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Ancient Egyptian Time Telling

Did the Egyptians invent time? In a practical sense yes. They were the first civilization to measure time by hours and track days by twenty-four hour segments using the rising and setting of the sun and the rising and waning of the moon. Keeping track of time was clearly important even then, and the ancient Egyptians developed several different ways to keep time, including shadow clocks, merkhets, and water clocks.

Shadow clocks or sundials relied on the sun to cast a shadow on an object to tell time throughout the day in order to keep track of the twelve hour work day for Egyptians. Obelisks were basically a giant sundial, made of a tall four-sided piece of stone that would peak into a pyramid at the top. In the same way that a clock tower would sit at the town’s center where everyone could see the time, obelisks were the community time-teller.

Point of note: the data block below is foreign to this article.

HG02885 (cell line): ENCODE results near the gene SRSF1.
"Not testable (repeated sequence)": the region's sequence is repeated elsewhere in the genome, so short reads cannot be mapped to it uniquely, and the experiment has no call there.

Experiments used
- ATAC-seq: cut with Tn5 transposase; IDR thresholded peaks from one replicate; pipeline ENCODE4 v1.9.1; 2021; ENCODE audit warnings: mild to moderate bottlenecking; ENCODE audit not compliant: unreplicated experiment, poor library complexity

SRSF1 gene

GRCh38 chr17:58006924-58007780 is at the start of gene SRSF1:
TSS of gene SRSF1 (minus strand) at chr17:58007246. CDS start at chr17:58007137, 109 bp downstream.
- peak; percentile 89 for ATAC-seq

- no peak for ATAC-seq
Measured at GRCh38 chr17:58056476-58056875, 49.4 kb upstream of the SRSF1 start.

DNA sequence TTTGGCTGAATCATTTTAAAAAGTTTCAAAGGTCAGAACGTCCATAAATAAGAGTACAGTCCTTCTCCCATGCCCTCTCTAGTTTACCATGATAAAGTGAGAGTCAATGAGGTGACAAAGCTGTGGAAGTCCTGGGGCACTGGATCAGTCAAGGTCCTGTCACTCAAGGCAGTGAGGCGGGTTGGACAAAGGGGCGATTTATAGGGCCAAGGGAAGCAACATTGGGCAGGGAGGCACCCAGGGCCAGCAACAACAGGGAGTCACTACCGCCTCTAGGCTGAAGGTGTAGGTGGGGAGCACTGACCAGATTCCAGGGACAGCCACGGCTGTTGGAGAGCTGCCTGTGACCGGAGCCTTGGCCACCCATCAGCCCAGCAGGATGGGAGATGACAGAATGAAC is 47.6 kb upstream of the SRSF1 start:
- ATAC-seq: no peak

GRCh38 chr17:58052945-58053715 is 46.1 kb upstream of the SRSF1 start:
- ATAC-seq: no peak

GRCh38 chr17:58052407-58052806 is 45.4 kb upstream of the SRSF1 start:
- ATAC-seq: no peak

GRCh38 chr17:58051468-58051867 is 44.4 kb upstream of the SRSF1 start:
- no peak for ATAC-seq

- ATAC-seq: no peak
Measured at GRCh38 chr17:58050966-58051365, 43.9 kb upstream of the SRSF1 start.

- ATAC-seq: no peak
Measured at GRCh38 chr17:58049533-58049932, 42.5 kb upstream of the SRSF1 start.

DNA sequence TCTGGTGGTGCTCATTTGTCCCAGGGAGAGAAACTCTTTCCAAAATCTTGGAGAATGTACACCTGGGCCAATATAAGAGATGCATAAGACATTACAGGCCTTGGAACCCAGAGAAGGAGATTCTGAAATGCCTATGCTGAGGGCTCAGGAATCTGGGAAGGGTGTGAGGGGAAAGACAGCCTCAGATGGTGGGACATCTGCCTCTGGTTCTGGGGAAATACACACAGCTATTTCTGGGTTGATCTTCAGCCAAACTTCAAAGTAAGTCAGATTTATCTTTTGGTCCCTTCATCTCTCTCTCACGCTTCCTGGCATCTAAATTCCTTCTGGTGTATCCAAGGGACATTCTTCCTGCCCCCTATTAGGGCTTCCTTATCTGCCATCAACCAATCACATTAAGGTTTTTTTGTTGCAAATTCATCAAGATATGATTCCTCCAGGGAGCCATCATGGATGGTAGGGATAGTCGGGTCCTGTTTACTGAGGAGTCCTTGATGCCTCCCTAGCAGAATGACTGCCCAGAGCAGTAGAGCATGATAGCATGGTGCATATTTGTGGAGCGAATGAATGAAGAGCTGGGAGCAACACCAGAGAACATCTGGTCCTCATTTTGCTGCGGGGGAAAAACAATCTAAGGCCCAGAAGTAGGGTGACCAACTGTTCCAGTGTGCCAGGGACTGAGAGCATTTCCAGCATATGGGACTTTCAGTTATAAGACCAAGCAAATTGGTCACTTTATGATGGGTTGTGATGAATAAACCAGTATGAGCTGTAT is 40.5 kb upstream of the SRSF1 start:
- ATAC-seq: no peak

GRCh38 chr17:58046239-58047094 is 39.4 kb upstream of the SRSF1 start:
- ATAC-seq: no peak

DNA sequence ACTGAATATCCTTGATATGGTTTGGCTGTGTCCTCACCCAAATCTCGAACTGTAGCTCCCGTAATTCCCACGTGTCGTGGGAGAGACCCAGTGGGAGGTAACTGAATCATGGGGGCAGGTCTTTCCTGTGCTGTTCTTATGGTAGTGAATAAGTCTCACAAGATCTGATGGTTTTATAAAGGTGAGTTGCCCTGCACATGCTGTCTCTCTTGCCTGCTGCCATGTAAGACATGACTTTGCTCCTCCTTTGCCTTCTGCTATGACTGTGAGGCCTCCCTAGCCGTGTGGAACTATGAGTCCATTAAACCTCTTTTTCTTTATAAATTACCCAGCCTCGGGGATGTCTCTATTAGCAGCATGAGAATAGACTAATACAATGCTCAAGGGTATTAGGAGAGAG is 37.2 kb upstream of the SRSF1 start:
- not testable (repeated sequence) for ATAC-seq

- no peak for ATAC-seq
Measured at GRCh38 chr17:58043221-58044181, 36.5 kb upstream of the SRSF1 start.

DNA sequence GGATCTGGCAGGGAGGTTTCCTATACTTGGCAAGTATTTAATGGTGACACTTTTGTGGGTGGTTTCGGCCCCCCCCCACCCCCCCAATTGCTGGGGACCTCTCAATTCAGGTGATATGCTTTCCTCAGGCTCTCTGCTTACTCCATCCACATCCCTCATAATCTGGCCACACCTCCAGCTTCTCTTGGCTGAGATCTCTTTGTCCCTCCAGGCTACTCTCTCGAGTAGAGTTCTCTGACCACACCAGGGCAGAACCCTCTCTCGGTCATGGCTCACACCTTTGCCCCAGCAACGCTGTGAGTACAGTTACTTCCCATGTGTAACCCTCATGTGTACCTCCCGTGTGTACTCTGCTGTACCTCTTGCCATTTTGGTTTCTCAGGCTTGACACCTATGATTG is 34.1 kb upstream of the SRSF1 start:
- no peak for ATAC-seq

Merkhets were used for calculating time during the night. A plumb line would be aligned with the North pole star Polaris, to create a north-south meridian. As the stars passed over the plumb line, Egyptians could accurately predict the hour of night. 

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Water clocks were also employed to tell time. They were basically bowls with a small hole bored into the bottom. The bowl would be filled with water, and as it drained away, marks would be revealed which indicated the hour.

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